From my research, I learned that FGC had continued in the United States because of its ties to the idea of maintaining a cultural identity. More surprisingly, I learned that clitoridectomy (a form of FGC) had been a regular medical treatment in the US and Europe up until the 1940s, and used to treat “conditions” hysteria, nymphomania, and masturbation in women.
Most importantly, I learned that the continuation of FGC was not tied to a specific religion or an area of the world, but was erroneously tied to Islam even though the origins of the practice predate both Islam and Christianity. Its continuation was also erroneously tied to Africa, though reports of FGC occurring in South America, Russia, and other parts of the world were also circulating.
In the last few years, the United States, India, and international bodies such as the UN have begun to acknowledge that FGC is more widespread than previously believed.
In 2013, the United States passed a law banning “vacation cutting” — it was a loophole that previous US federal legislation had not addressed.
In India, the country where I underwent FGC, survivors have begun speaking out in mass about their experiences, and activists are encouraging the government to pass legislation to ban it.
The UN has acknowledged the pervasiveness of this practice by including in their Sustainable Development Goals the elimination of FGM in all countries, instead of just in FGC-high prevalence countries, as previously tracked.
Today, it is believed that half a million women and girls have undergone FGC in the United States.
There are still no statistics for India, but Sahiyo, an NGO I co-founded, learned that amongst the Dawoodi Bohra Indian population — both those in India and diaspora groups around the world — 80% of women had been cut. Globally, it is believed that 200 million women and girls have undergone FGC.
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As global migration continues, unfortunately, the spread of FGC across the globe will continue, and the need for health workers, social workers, lawyers, legislators, anti-gender violence advocates, and child protection workers to be educated on FGC will be vital if they are to help survivors.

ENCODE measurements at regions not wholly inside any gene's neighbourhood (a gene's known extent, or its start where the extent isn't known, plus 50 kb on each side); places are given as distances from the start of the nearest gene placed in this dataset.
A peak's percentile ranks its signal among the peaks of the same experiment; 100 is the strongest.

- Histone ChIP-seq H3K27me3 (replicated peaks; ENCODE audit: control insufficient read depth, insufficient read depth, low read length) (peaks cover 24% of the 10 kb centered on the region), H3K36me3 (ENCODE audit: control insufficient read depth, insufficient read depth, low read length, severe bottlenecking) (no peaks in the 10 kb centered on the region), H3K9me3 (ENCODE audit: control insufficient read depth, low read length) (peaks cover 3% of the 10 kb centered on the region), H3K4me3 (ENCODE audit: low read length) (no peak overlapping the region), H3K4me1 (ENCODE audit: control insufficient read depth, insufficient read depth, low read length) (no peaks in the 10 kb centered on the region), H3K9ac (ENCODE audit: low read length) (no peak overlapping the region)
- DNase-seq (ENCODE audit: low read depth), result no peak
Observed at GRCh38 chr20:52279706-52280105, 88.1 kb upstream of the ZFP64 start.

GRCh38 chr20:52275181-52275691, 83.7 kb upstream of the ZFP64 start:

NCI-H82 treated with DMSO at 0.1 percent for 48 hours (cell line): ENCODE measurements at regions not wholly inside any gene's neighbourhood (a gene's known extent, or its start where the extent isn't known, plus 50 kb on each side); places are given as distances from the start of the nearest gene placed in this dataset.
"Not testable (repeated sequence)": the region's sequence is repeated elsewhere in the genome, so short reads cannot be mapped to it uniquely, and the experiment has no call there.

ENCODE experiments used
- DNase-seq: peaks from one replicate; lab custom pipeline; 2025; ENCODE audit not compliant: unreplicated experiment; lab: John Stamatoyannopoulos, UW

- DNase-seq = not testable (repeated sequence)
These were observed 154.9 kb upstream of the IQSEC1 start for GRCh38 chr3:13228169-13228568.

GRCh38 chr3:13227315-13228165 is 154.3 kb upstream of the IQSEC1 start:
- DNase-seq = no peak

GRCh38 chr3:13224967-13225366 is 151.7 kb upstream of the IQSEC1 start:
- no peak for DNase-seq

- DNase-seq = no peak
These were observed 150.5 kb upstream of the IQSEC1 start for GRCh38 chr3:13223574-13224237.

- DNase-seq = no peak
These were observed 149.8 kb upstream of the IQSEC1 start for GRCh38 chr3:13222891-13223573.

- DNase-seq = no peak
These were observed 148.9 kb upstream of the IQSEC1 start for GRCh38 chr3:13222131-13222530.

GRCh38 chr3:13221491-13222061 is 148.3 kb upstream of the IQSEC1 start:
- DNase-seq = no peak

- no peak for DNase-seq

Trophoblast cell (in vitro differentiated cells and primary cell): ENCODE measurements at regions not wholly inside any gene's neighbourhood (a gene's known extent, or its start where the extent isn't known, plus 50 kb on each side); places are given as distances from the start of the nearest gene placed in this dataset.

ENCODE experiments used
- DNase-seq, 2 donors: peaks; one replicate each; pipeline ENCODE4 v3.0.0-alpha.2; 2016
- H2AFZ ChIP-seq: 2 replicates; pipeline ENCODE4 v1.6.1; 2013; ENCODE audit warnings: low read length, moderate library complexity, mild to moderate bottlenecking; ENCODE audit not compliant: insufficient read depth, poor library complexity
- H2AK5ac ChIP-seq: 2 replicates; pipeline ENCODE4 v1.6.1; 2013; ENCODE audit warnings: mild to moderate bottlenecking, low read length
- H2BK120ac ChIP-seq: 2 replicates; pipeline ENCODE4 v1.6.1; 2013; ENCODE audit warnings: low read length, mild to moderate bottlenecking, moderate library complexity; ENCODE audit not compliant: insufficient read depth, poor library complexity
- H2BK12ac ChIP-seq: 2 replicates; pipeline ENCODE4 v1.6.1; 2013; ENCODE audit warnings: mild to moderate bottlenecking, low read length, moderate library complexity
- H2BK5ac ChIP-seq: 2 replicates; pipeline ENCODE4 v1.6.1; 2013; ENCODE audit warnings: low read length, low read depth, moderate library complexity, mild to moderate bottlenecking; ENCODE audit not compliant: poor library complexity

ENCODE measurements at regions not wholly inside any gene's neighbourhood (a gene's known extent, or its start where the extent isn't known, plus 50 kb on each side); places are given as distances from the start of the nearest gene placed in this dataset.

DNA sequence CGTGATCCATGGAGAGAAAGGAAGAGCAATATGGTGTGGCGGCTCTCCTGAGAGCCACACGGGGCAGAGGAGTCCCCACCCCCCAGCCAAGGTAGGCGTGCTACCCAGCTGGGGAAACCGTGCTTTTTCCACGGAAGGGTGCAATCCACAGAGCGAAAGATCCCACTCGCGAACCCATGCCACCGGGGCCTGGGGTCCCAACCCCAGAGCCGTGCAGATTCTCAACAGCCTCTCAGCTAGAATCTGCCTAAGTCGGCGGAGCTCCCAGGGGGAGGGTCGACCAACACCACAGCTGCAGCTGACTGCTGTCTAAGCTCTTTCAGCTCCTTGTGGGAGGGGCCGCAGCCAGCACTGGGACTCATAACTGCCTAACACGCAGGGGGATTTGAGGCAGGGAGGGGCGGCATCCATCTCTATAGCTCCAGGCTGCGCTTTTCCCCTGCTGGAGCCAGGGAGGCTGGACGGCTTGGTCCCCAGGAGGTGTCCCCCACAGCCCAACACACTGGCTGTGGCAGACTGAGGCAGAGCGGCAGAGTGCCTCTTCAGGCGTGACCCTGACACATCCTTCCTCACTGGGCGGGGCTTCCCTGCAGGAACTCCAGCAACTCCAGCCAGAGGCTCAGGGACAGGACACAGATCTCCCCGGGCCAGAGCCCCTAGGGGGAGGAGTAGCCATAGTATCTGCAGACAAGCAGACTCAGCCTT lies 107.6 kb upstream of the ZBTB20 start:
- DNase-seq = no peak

This is particularly important in the West in a time when the practice of labiaplasty — which falls under Type IV FGM — has become one of the fastest-growing cosmetic surgery procedures for women in the US, UK, and Canada, and botched surgeries are often reported.
Yet, hope exists.
Sahiyo found through its work and through our online global survey that many people within the Dawoodi Bohra Indian community are not okay with the practice continuing. Tostan, an NGO based in Senegal, found that many villagers have successfully abandoned the tradition.
More and more stories of activists from the around the globe speaking up against the practice are being heard. Social media is playing a vital role in spreading the message that FGC should not continue.
Most importantly, people both from the FGC practicing communities and non-practicing communities are talking about it — publicly.
The biggest hurdle to enacting social change is not having the ability to talk about that which needs change.
Often, it is human nature to remain quiet, to not cause a stir, to not antagonize. For centuries, talking about FGC publicly was considered taboo in many practicing communities. Today, we see that silence being broken. We see voices rising to a crescendo. They are demanding an end.
Change has begun and can only continue, if you too openly discuss Female Genital Cutting and the need to abandon the practice.
So let’s talk about it.